“I patiently followed the updates for some of the smaller fall marathons and The Heart of America in Columbia (Missouri) looked like it would be a viable option,” Smith said. Race organizers secured permission to hold the event with a limited field of roughly 60 runners. Stringent social distancing protocols were put in place and the marathon was a go on Labor Day on Sept. 7, 2020.
“I never would have chosen to do this race on my own — it’s notoriously hilly, and the weather is hot and humid,” she said. “I had serious concerns whether a BQ (Boston qualifying time) would be possible, but I figured if I could do a BQ on this course, then I could do it anywhere.”
Do it, she did.
“All of the festivities I had originally planned had to be canceled, but my family made the trip to Columbia with me and it ended up being everything it needed to be,” she said. “It was really special and it reminded me that at the end of the day, it’s not the bells and whistles of a marathon finish that are important, but a real love and appreciation for the sport.”
Smith was the first female across the finish line at The Heart of America Marathon with a time of 3:33:42 — her 50th state with her 50th Boston Marathon-qualifying time.
“This finish was made even more special by the fact that this race coincided with the virtual Boston Marathon race window, so my 50th Boston-qualifying state was also my official virtual Boston Marathon,” she said.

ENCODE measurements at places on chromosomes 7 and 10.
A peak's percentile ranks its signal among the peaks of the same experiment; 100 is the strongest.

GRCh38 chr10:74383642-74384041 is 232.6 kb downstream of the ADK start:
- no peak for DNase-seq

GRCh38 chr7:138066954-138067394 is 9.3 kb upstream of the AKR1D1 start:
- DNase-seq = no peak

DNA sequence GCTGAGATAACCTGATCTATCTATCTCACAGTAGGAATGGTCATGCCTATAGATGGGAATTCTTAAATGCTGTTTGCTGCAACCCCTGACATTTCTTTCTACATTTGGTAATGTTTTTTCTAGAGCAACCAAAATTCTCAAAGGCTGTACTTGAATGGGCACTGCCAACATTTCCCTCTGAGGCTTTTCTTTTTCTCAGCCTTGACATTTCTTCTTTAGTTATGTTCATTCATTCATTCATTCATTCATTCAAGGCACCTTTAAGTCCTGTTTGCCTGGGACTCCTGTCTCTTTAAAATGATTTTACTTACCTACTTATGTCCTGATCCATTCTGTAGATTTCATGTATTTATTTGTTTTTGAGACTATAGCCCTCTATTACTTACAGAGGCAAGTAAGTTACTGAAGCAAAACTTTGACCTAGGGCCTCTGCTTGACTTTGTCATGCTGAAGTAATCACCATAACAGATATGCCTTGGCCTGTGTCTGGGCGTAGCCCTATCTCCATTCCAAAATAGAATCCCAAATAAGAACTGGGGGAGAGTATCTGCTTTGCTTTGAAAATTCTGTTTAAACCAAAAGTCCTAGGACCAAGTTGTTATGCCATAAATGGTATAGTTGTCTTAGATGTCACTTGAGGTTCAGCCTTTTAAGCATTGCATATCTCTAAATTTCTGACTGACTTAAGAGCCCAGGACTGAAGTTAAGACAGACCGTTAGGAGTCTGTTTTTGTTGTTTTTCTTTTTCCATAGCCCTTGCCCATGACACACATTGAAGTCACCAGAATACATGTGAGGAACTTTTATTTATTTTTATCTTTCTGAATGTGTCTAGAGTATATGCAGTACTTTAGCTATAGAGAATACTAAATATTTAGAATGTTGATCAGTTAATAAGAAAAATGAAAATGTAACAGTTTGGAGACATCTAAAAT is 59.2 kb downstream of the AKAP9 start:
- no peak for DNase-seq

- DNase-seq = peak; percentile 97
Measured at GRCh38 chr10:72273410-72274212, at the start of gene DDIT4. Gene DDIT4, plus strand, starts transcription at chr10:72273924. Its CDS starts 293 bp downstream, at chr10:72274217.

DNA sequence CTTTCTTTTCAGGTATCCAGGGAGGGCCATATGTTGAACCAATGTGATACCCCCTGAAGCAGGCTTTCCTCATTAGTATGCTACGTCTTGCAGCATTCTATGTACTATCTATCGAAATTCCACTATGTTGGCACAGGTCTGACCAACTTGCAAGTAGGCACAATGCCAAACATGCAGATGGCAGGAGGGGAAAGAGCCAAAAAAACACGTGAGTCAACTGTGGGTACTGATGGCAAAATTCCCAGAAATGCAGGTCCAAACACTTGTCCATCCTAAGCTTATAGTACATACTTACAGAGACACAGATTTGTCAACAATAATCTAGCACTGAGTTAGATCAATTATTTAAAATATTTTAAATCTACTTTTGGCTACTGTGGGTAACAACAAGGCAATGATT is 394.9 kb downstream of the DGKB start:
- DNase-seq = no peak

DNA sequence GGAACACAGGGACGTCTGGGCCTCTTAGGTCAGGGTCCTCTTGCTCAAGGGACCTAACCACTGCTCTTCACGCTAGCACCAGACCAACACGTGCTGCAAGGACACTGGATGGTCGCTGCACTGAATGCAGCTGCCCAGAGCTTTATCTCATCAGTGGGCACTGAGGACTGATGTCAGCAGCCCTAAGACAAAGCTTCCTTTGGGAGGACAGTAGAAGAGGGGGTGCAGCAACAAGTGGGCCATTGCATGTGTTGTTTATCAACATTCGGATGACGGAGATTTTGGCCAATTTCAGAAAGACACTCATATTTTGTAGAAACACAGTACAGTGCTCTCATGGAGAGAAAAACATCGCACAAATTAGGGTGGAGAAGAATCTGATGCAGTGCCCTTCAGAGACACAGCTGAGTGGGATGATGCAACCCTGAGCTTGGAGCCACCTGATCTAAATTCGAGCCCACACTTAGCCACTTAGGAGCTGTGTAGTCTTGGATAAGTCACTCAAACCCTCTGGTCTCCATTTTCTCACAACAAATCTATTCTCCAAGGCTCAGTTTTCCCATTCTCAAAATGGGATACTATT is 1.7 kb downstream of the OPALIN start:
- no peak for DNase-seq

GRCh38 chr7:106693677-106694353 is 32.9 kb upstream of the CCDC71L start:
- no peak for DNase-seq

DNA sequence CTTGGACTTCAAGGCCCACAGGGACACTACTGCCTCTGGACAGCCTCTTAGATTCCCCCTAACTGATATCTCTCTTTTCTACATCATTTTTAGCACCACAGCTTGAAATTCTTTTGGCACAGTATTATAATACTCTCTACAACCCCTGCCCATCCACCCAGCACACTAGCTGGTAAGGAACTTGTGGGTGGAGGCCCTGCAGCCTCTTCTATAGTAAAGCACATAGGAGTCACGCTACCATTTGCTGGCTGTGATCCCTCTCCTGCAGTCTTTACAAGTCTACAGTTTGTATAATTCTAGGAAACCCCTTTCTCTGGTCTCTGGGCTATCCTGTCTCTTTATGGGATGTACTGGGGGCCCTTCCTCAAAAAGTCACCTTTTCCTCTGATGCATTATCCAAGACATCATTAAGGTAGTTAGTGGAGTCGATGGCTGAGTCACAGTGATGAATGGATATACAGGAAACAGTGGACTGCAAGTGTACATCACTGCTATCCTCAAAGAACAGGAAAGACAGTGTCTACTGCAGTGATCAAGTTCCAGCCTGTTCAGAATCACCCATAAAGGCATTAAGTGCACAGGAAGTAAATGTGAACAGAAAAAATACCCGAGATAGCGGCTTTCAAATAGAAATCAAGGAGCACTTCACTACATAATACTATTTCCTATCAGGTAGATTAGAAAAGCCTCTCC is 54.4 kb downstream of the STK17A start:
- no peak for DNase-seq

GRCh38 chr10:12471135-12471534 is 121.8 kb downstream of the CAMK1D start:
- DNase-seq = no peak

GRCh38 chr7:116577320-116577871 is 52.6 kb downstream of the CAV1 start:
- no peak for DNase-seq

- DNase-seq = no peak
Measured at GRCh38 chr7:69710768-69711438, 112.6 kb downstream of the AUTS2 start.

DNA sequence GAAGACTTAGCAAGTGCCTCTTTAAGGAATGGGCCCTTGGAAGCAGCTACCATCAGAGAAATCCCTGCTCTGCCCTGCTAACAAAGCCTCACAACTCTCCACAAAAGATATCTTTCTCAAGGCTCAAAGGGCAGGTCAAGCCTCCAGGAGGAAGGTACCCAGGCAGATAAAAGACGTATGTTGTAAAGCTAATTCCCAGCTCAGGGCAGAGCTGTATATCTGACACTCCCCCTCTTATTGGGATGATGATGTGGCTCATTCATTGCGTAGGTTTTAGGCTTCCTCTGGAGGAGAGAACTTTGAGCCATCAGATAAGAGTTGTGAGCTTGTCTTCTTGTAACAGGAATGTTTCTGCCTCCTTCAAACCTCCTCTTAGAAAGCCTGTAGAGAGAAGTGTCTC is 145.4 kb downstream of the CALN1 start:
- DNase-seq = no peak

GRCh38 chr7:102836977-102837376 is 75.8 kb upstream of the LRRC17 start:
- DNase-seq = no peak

Smith said nothing beats running the last three miles of the Boston Marathon, which she did in 2017. She was scheduled to run Boston a second time in April of this year before it was canceled due to COVID-19.
With at least one race a month, there have been many memorable marathons along the way. She clocked her fastest marathon in a time of three hours, 15 minutes, 40 seconds at the Mt. Charleston Marathon in Las Vegas. One of her favorite races is the all-women Leading Ladies’ Marathon through the Black Hills of South Dakota. Then there was Montana when her luggage didn’t arrive. “I had to go to Walmart at 10:30 p.m. the night before the race and buy a $17 pair of shoes,” she said. “The soles were shredded by the end of that race, but I still got a Boston qualifying time. That’s probably the one I’m most proud of because it was so hard, but it all worked out.”
Of the 59 marathons Smith has completed, she’s only been shy of finishing within a Boston-qualifying time twice.
She’s now pursuing an even faster dream — becoming the first woman to run a marathon in all 50 states under a time of three hours and 30 minutes. She’s already met that goal in 31 states.
“Many of the marathons on my way to the ‘50 BQ’ goal were under 3:30, and actually all of them were within eight minutes of that,” she said. “I have 19 more (states) to go.”
Running For A Cause
Along the way to achieving these running accomplishments, Smith is also raising money for Kirkwood Area Every Child Promise, a nonprofit working to make preschool available to every child in Kirkwood.
“This sport has given me so much, and it’s important to me to find a way to give back to my community,” she said. “In honor of my ‘50 BQ’ state finish and my 10,000 miles of pounding the pavement, I am attempting to raise $10,000 for Kirkwood Area Every Child Promise.”